Resource Pointer #385 (Local Food Systems)
For copies of the following resources, please contact the appropriate publishers or organizations directly.
*Eat Here: Reclaiming Homegrown Pleasures in a Global Supermarket, 2004* Brian Galwell. Points towards a growing movement for local food that exists outside of the corporate, global food system. Argues that eating local food is one of the most significant choices we can make to protect public health and the environment and preserve the cultural and social benefits of small farms. 237 pages. $13.95. Contact Worldwatch Institute, P.O. Box 188, Williamsport, PA 17703-9913; phone (888) 544-2303; fax (570) 320-2079; email firstname.lastname@example.org; website http://www.worldwatch.org/.
*Food Share, Website*http://www.foodshare.net/. Food Share focuses on the entire system that puts food on our table-from the growing, processing and distribution of food to its purchasing, cooking and consumption. Describes several innovative grassroots projects that promote healthy eating, teach food preparation and cultivation, and develop non-market-based forms of food distribution. FoodShare promotes policies, such as adequate social assistance rates, sustainable agriculture, universal funding of community-based programs and nutrition education, that will make food a priority at all levels of society. Contact Field to Table Centre, 200 Eastern Avenue, Toronto ON M5A 1J1; phone (416) 363-6441; fax (416) 363-0474; email email@example.com.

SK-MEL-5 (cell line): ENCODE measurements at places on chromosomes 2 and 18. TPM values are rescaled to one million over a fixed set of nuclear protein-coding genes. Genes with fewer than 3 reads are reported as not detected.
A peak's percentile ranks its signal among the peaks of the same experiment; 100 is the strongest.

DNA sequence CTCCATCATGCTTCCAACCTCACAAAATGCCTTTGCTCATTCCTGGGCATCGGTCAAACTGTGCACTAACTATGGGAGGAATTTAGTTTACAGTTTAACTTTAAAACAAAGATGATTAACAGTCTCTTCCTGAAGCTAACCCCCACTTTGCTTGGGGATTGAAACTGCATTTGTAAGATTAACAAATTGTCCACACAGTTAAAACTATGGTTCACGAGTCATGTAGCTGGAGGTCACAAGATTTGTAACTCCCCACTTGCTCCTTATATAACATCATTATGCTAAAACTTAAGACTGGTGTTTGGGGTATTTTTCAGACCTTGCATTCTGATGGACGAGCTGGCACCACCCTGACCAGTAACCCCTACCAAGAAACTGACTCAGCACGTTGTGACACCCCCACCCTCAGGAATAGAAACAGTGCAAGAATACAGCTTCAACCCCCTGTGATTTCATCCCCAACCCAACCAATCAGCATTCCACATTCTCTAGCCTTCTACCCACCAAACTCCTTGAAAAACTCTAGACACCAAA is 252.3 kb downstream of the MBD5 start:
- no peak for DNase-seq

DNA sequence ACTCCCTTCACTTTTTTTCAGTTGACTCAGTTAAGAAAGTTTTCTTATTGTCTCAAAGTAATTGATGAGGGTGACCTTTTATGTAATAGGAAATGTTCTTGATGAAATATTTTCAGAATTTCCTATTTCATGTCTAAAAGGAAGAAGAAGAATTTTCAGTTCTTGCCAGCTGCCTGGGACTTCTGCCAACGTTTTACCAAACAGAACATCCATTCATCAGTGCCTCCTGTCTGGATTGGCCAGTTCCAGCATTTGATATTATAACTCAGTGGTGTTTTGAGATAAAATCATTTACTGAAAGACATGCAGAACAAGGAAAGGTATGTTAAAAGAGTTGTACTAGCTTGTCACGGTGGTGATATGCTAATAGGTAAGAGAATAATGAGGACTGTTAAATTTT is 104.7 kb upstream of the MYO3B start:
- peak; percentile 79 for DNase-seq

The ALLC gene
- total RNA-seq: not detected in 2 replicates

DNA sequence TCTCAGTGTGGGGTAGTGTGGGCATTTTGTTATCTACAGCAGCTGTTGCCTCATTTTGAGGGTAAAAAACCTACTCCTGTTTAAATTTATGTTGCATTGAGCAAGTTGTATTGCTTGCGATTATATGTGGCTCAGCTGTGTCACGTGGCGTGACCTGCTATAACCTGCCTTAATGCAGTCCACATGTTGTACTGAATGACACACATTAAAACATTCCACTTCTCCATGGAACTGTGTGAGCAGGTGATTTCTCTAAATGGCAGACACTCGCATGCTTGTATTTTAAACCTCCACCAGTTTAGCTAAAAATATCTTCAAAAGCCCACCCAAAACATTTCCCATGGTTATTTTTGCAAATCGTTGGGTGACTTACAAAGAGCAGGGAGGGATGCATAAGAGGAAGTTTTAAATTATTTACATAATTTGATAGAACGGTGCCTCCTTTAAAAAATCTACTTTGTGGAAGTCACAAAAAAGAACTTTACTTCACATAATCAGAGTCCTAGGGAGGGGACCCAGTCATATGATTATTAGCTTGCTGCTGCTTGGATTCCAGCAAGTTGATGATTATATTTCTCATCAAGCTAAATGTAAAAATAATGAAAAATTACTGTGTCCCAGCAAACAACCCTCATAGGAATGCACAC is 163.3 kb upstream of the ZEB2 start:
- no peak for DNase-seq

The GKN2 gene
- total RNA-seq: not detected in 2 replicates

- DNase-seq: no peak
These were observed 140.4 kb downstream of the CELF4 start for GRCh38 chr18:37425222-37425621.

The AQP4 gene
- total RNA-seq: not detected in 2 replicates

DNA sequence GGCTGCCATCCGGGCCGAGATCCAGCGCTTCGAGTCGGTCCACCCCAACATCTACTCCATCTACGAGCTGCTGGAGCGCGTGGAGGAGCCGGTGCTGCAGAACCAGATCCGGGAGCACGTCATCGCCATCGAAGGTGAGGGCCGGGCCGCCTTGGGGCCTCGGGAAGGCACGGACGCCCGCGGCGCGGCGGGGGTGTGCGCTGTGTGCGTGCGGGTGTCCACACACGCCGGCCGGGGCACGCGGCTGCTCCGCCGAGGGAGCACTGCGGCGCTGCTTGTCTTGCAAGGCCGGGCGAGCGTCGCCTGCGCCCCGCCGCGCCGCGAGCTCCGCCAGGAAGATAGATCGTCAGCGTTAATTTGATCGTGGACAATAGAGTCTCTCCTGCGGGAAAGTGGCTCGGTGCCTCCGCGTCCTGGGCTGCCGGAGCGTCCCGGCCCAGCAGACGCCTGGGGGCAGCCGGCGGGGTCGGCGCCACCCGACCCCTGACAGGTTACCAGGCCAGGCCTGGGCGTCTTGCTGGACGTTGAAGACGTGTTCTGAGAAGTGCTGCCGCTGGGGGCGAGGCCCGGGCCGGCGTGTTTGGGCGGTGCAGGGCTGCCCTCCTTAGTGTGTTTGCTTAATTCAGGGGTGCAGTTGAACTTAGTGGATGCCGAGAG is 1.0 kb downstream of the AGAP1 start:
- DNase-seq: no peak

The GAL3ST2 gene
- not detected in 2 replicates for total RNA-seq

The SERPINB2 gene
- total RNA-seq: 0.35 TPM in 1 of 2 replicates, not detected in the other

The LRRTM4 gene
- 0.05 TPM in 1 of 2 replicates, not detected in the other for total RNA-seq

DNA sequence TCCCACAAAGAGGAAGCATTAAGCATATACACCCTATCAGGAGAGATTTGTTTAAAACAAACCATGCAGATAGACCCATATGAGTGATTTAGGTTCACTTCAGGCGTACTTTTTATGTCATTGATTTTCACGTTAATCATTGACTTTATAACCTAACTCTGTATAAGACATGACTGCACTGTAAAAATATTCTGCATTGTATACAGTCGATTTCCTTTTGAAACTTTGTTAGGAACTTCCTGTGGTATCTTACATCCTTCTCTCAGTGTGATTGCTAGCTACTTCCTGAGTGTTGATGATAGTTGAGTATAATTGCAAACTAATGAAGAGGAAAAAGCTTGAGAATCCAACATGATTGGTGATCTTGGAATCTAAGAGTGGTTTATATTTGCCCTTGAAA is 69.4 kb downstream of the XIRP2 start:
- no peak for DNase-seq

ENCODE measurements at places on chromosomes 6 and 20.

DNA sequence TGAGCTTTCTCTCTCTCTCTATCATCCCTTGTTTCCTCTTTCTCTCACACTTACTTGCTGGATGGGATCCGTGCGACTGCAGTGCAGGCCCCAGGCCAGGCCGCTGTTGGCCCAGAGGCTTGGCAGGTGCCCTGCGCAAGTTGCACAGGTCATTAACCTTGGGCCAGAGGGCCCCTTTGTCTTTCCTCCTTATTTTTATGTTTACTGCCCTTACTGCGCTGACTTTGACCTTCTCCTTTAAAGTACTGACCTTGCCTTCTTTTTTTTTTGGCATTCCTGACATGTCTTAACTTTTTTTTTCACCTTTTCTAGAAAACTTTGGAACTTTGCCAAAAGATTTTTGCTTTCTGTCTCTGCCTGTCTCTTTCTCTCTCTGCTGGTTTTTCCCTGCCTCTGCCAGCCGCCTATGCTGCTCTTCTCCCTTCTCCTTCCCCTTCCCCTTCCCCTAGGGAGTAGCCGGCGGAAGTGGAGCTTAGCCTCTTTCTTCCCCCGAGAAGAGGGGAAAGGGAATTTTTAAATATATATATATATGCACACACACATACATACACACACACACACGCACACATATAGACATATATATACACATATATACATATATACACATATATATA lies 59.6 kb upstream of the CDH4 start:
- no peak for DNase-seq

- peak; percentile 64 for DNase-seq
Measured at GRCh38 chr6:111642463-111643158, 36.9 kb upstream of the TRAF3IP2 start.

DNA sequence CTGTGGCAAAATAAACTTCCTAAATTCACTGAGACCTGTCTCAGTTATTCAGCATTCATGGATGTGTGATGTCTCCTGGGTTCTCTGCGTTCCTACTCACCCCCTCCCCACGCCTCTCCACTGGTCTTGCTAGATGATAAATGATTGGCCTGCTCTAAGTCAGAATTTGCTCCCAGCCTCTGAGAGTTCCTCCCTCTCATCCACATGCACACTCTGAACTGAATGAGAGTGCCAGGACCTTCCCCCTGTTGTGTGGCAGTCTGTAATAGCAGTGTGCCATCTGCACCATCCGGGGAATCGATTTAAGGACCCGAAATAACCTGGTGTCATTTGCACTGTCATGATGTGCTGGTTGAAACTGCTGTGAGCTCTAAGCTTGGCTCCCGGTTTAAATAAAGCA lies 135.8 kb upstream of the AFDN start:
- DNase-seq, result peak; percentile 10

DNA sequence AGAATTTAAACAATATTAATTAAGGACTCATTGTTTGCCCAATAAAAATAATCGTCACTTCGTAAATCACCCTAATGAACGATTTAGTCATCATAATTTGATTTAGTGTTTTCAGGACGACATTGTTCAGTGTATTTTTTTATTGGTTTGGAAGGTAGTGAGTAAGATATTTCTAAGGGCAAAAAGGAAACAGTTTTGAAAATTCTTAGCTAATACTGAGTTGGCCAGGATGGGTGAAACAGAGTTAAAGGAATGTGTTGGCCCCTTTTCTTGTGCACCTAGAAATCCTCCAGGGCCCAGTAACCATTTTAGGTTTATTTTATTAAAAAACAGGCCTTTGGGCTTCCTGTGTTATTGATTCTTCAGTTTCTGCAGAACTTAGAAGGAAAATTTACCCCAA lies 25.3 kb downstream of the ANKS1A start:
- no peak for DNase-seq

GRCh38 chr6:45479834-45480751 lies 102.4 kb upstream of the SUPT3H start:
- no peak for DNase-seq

*Together at the Table: Sustainability and Sustenance in the American Agri-food System, 2004* Patricia Allen. Spotlights successful alternatives to the U.S. industrial agricultural model. Shows how ideas and practices of sustainable agriculture and community food security have begun to weave their way into the dominant agri-food institutions. Explores the potential for these alternative models to improve social and environmental justice. 260 pages. $45.00. Contact The Pennsylvania State University Press, 820 North University Drive, University Support Building 1, Suite C, University Park, PA 16802; phone (814) 865-1327; fax (814) 863-1408; email firstname.lastname@example.org; website http://www.psupress.org/.
*A Systemic Approach to Community Food Security: A Role for Public Health, 2002* Ontario Public Health Association. Addresses the role public health can play at the municipal level in the overall process of building food security and presents a plan of action. 21 pages. Available as a free download at: http://www.opha.on.ca/workgroups/foodsecurity.html. Contact OPHA, 468 Queen St. East, Ste 202, Toronto ON M5A 1T7; phone (416) 367-3313; fax (416) 367-2844; email email@example.com; website http://www.opha.on.ca/.
*The Way to a City’s Heart is Through Its Stomach, 2001* Wayne Robert, PhD. Suggests that urban planners and government officials need to consider food systems and food security in city planning agendas. Serves as an introduction to the policy implications of food security for planners, and includes a review of food security issues in a draft version of Toronto’s official plan, along with a proposal for change. 59 pages. Available as a free download at: http://www.city.toronto.on.ca/health/tfpc_discussion_paper.htm. Contact Toronto Food Policy Council, 277 Victoria Street, Ste 203, Toronto, Ontario M5B 1W1; phone (416) 392-1107; fax (416) 392-1357; email firstname.lastname@example.org; website http://www.city.toronto.on.ca/health/tfpc_index.htm.
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